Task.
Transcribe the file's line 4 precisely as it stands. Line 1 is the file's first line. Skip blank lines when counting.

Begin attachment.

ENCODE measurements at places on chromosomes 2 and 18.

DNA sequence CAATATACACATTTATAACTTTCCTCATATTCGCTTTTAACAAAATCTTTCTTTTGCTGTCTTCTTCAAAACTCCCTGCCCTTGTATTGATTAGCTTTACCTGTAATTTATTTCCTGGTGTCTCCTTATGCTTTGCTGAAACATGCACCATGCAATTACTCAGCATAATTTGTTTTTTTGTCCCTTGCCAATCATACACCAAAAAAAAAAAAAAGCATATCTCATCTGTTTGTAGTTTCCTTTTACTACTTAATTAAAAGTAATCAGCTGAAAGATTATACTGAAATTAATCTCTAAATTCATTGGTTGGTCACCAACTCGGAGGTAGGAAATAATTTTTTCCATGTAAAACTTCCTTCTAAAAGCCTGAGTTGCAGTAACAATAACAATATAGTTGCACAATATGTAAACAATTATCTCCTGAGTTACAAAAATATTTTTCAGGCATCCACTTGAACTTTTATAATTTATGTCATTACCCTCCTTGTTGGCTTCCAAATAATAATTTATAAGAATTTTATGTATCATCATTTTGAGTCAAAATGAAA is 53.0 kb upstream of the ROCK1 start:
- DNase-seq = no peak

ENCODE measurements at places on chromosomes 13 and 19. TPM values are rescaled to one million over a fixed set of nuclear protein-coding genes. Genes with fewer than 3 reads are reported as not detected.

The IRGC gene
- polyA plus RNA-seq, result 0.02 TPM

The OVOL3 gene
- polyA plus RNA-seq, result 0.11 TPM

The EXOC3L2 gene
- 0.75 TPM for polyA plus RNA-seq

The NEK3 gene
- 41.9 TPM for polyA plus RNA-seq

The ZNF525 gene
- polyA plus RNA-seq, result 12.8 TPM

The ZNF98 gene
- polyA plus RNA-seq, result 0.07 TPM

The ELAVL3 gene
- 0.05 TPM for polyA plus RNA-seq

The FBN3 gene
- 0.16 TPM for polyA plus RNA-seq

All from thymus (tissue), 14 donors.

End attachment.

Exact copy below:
ENCODE measurements at places on chromosomes 13 and 19. TPM values are rescaled to one million over a fixed set of nuclear protein-coding genes. Genes with fewer than 3 reads are reported as not detected.